therefore, he must have known that the railroad company was not paying his monthly premiums when all his wages were being paid to him.
After appellee, insurance company, had given the insured, Millerick, direct notice that his policy had lapsed for failure to pay premiums, no further duty rested upon appellee to make demand upon the railroad company or anyone else for the payment of the premiums in question. It was within the power of Mr. Millerick to lapse the policy in question if he so desired and this, we think, Mr. Millerick did in the instant case.
The principles announced in the following cases, we think, apply here:
In Pacific Mutual Life Ins. Co. v. Walker, 67 Ark. 147, 53 S.W. 675, this court held (quoting headnote No. 3 from the Southwestern Reporter): “Where an insured gives an order to a railroad company to pay part of his future wages to an insurance company in payment of an installment of premium on an accident policy, which order the insurance company accepts, and the railroad company retains funds in its hands belonging to the insured to pay said premiums, and the insurance company does not collect it, and does not return the order, or make my effort to notify the insured that it is unpaid, the in, on suffering loss, is entitled to recovery, though said premium is not paid.”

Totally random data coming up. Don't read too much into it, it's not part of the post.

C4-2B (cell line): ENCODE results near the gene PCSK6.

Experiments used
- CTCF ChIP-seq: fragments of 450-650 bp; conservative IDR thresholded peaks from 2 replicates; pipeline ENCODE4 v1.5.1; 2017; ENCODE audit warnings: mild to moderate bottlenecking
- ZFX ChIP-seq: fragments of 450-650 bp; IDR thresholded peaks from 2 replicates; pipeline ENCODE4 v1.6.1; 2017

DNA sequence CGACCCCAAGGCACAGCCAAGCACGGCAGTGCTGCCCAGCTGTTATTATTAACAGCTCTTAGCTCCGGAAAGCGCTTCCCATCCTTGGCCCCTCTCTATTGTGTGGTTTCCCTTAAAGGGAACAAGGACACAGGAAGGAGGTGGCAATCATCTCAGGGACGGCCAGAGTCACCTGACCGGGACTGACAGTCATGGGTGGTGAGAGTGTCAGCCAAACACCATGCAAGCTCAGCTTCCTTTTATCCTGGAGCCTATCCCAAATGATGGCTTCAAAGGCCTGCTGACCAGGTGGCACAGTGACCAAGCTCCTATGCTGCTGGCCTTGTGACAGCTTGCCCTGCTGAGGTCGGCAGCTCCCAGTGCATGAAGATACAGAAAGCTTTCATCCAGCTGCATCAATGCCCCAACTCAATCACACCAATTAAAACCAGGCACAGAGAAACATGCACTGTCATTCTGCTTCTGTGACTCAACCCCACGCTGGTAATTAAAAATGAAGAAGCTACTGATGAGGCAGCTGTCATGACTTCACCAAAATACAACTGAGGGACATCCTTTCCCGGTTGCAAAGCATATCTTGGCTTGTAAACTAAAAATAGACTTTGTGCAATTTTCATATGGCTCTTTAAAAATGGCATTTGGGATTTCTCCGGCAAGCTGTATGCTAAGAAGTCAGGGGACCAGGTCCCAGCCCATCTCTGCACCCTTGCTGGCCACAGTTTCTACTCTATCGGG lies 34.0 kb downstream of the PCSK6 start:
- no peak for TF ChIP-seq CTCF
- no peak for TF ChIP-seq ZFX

We think the effect of this holding is to relieve the insurance company of all liability upon the giving of notice and demand to the insured, as was done in the instant case.
In Benefit Association of Railway Employees v. Hancock, 248 Ky. 315, 58 S.W.2d 578, it is said: “It devolves upon the insurer to present the order for the payment as the installments fall due and in case of the nonpayment to notify the insured of their nonpayment as a prerequisite of its right to insist on a forfeiture thereof.”
And in Stewart v. Continental Casualty Co., 229 Ky. 634, 17 S.W.2d 745, 67 A.L.R. 175, this language is used: “But the insured, in a case like this, when he has provided for the payment when due, and the premium
made is in the possession of the defendant or under its control, payment will be deemed to have been made, until the insured is notified by the defendant to the contrary.”
On the whole case, finding no error, the judgment is affirmed.